In California, it’s not uncommon for neighbors to pay vastly different property taxes. Depending upon when a person acquires a parcel of real estate, one homeowner may pay $8,000 or more annually in property taxes for a property worth $800,000 when his or her next-door neighbor owning an identical home may only pay $2,000 annually in property taxes.
This disparity in the amount Californians pay in property taxes stems from Proposition 13, which sets the base amount of property taxes for a parcel of real estate at 1 percent of its fair market value when that property is acquired. The county assessor is not allowed to reassess the property annually. Instead, the property taxes are allowed to increase slightly each year. No dramatic increase is allowed until there is a change of ownership in the real estate. When a change of ownership occurs, the county assessor is then allowed by Proposition 13 to reassess the property so the property tax base annually is equal to 1 percent of the current fair market value of the property at the time of the transfer.
Is the transfer of your home after you die considered a change in ownership, which will allow the county assessor to reassess the property tax for the home? The answer is yes!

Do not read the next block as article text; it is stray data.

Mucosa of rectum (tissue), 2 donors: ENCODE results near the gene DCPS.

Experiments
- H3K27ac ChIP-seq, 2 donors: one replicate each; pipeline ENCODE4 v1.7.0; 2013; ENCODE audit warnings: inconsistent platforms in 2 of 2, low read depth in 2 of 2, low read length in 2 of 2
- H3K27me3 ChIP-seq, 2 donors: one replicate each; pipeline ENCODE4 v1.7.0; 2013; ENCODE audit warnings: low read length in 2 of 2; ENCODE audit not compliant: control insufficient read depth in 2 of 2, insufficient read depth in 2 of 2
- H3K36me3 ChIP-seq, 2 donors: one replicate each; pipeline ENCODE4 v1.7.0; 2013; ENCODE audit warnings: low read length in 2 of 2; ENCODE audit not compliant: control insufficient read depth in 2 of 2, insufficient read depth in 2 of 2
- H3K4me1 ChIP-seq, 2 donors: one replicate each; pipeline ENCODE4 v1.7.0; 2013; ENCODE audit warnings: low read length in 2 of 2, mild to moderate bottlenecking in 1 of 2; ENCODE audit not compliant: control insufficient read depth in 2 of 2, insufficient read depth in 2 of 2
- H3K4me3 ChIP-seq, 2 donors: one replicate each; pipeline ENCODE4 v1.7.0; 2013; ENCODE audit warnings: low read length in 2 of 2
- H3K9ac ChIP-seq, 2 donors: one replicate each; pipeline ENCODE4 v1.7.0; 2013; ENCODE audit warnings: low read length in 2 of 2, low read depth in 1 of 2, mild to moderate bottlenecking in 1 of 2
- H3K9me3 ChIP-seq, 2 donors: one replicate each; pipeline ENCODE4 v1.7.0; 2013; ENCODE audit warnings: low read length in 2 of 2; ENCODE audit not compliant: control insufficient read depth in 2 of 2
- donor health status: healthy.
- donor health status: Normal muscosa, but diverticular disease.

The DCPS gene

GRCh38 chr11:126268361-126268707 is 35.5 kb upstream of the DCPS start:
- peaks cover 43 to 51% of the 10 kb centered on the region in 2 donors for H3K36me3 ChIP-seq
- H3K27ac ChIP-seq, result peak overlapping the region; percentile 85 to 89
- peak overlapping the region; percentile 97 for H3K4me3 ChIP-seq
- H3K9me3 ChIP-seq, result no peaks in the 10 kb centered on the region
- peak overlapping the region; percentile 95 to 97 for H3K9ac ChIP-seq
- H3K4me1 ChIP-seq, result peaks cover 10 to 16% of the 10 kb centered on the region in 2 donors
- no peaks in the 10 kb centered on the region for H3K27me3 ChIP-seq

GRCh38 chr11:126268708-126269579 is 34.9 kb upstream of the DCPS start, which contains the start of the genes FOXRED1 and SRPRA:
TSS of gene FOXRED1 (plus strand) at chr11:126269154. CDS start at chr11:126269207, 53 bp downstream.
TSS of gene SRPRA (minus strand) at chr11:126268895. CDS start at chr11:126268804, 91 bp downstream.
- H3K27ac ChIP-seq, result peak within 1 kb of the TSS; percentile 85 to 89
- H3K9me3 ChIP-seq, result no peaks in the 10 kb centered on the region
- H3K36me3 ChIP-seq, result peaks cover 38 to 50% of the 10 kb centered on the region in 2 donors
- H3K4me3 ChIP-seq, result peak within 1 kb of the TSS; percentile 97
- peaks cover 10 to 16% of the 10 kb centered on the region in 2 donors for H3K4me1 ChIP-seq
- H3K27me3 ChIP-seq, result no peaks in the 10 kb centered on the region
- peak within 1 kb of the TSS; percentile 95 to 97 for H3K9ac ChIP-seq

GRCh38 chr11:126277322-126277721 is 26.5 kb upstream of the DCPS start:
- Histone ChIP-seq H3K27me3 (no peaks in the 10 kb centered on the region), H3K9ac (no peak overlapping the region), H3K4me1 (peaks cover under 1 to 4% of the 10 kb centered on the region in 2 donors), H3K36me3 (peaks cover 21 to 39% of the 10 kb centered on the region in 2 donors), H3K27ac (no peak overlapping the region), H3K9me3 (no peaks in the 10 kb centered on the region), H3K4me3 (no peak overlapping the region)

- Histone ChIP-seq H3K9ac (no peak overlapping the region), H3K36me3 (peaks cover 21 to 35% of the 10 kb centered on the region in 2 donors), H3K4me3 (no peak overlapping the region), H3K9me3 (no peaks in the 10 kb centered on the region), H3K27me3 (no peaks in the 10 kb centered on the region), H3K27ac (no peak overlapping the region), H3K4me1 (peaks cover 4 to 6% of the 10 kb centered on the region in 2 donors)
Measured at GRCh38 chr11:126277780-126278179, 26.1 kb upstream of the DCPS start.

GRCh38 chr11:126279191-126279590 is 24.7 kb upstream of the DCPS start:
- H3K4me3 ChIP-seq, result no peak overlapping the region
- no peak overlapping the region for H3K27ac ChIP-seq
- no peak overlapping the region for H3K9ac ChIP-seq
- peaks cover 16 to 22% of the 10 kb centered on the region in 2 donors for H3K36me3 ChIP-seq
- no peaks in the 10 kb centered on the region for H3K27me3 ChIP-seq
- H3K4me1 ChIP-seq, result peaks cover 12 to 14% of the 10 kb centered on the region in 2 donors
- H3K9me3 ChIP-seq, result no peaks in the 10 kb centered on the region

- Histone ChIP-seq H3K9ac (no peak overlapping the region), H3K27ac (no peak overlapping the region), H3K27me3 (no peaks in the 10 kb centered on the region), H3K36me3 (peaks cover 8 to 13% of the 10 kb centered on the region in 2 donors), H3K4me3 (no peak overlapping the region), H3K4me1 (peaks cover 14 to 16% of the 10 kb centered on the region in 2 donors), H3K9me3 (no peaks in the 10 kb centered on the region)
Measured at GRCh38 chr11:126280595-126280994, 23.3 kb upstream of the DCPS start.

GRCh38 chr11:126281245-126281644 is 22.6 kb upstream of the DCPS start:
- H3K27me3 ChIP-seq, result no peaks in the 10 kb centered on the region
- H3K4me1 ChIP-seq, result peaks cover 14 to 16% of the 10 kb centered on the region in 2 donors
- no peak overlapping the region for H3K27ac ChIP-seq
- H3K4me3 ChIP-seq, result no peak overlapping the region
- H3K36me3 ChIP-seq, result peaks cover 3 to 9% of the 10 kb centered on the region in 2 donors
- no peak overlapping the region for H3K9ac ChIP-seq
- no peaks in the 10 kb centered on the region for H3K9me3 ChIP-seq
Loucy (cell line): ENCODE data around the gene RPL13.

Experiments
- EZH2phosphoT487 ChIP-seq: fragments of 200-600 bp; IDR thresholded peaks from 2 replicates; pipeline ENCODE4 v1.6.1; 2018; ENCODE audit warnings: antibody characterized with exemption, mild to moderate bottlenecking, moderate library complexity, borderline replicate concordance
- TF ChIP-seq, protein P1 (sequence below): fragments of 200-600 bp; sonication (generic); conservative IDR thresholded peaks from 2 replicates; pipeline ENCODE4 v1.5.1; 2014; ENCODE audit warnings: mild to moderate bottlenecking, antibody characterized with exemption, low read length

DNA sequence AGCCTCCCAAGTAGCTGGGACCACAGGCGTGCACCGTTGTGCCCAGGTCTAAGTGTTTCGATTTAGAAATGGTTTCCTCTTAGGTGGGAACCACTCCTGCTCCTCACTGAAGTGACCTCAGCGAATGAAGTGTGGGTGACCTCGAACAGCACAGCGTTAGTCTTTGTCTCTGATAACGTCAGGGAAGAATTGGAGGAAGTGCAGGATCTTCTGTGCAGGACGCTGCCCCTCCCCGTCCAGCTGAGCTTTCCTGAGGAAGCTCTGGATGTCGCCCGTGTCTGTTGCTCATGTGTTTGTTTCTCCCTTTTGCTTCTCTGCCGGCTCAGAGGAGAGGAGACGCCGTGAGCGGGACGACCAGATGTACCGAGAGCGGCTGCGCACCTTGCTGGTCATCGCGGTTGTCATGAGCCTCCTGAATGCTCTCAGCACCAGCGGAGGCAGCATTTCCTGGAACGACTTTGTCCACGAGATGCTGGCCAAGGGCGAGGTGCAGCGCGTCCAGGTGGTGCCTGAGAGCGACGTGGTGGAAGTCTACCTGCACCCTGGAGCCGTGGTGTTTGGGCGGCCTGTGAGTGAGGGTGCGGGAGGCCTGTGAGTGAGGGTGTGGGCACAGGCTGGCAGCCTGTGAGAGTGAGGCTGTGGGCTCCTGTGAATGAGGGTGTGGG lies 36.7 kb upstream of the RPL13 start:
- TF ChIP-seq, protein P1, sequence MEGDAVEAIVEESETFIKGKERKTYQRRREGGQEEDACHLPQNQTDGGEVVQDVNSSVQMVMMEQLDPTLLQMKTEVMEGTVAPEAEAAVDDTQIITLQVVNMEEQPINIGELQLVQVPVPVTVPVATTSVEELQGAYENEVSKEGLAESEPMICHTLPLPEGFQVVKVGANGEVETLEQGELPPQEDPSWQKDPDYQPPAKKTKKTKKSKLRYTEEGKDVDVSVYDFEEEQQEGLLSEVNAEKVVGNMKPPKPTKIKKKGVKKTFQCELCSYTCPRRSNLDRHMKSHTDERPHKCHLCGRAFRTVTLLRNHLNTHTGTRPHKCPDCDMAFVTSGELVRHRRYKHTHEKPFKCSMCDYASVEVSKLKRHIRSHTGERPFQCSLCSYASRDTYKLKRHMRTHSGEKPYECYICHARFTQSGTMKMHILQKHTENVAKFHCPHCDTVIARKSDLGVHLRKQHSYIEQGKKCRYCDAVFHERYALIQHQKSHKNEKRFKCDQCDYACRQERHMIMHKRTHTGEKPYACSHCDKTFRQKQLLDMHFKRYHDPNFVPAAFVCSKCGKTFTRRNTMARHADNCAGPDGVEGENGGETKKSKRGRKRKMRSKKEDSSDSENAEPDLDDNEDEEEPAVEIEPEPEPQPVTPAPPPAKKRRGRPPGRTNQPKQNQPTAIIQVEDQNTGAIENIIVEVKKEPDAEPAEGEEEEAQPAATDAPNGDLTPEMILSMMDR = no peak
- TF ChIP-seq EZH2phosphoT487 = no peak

Fortunately, there are a few exceptions to that rule. One of the most important exceptions to reassessment is found in Proposition 58, a statewide proposition which was passed by California voters a few years after Proposition 13. Pursuant to Proposition 58, a transfer between a parent and a child, either during the parent’s lifetime or following the parent’s death, is excluded from property tax reassessment.
But there are limits to this exclusion. It applies to the transfer of the parent’s residence and to real estate other than the residence, so long as the combined assessed value of the real estate other than the parent’s residence is $1 million or less. The exclusion is not automatic. A written claim form must be filed with the county assessor for the county in which the property is located within three years of the transfer date. This means that the claim form must be filed within three years of death for the inherited real estate. This exception to property tax reassessment also applies for transfers of real estate from a child to his or her parent.
In future editions of the newsletter, we will share how a home may be inherited by one of several children beneficiaries without triggering a sibling-to-sibling partial property tax reassessment.